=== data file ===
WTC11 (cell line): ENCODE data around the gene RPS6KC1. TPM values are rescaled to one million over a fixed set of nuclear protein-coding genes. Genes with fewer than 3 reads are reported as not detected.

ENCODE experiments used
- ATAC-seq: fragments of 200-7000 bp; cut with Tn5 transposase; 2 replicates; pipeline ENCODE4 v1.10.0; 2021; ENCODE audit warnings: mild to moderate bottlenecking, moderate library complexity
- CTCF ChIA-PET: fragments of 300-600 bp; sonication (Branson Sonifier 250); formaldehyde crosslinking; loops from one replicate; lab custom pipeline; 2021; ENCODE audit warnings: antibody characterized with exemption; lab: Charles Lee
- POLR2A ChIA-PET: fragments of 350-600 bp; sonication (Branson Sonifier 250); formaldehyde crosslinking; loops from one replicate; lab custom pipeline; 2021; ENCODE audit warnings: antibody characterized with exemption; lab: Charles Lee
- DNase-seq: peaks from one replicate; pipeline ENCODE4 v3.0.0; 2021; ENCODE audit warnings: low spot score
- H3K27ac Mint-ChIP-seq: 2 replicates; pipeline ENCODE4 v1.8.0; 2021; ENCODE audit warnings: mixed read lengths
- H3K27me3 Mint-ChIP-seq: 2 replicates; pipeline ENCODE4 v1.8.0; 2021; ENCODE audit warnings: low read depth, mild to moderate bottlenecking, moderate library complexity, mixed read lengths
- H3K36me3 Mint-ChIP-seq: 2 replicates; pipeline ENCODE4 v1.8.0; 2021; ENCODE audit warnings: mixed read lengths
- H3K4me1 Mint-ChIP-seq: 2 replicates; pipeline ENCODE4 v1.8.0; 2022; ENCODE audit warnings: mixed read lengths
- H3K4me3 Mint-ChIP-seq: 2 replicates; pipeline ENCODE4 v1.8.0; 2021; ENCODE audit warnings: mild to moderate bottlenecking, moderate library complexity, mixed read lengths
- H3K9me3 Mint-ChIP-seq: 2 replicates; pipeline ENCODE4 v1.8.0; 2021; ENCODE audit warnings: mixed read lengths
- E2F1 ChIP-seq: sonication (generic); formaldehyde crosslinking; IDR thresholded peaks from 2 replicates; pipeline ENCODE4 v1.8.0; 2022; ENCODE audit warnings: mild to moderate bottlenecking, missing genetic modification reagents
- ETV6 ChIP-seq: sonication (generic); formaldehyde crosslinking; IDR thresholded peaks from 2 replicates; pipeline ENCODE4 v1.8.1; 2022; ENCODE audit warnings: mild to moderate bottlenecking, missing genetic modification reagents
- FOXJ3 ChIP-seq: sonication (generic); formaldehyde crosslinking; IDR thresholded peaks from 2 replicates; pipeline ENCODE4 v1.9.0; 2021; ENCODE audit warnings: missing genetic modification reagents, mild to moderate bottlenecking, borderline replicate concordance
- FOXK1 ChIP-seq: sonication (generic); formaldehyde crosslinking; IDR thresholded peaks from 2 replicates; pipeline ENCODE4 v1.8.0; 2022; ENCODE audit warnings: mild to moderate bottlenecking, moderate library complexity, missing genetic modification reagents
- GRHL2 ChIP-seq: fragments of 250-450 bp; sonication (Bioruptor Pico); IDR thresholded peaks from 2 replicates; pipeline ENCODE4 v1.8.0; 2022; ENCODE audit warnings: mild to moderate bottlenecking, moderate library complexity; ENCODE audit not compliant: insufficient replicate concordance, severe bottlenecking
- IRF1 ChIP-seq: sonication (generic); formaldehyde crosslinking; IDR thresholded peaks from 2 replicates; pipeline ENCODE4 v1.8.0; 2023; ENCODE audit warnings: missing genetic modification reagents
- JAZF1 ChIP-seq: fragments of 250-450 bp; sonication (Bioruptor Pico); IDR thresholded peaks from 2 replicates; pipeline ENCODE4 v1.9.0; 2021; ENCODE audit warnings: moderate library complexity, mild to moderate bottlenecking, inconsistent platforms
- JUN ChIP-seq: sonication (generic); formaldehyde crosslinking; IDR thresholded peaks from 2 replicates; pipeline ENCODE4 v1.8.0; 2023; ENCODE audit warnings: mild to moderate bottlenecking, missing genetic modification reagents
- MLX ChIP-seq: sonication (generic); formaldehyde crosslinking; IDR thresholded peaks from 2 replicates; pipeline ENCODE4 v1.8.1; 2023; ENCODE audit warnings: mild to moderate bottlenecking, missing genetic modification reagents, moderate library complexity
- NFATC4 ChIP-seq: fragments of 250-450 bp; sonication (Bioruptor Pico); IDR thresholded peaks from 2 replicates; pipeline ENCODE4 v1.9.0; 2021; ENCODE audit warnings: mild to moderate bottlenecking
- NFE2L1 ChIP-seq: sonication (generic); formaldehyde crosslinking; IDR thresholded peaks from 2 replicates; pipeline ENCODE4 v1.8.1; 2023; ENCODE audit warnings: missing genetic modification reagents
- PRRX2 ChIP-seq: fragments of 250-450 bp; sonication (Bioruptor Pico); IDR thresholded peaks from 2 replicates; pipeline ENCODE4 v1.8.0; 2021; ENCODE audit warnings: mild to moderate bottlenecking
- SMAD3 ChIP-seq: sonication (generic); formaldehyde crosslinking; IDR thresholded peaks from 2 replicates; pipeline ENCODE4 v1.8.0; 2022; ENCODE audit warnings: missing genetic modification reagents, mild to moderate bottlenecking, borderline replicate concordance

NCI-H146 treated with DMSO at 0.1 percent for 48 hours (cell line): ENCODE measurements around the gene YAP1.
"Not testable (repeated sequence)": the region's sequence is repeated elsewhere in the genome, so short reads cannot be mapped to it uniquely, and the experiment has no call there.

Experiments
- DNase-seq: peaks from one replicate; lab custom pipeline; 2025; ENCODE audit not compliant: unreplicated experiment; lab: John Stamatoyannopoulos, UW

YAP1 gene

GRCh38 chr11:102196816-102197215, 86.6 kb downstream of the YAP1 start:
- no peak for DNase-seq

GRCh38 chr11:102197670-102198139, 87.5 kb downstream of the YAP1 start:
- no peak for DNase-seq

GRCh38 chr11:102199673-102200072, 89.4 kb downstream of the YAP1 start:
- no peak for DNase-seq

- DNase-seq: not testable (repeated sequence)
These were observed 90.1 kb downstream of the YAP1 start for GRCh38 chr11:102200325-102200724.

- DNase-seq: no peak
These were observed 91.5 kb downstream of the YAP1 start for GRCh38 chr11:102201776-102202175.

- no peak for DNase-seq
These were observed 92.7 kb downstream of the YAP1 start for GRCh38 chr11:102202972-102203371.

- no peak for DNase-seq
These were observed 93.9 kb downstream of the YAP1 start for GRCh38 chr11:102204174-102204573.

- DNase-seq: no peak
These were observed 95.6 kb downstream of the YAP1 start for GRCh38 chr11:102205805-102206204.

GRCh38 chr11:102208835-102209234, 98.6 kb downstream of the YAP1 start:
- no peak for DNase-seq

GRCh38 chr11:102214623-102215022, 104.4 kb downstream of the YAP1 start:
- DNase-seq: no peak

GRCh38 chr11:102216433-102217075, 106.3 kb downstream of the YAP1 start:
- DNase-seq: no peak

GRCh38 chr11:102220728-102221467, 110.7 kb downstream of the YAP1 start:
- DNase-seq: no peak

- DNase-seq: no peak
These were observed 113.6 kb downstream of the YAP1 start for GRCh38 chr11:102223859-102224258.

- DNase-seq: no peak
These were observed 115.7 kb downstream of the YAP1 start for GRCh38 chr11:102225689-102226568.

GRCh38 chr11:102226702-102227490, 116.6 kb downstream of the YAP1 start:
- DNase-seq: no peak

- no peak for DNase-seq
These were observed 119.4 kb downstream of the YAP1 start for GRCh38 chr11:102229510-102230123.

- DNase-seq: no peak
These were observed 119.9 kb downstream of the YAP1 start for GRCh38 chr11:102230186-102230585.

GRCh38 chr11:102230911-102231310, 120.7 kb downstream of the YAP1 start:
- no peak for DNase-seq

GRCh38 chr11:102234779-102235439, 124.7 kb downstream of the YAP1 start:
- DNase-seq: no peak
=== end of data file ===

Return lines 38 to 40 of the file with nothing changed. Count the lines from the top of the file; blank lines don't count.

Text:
These were observed 90.1 kb downstream of the YAP1 start for GRCh38 chr11:102200325-102200724.

- DNase-seq: no peak
These were observed 91.5 kb downstream of the YAP1 start for GRCh38 chr11:102201776-102202175.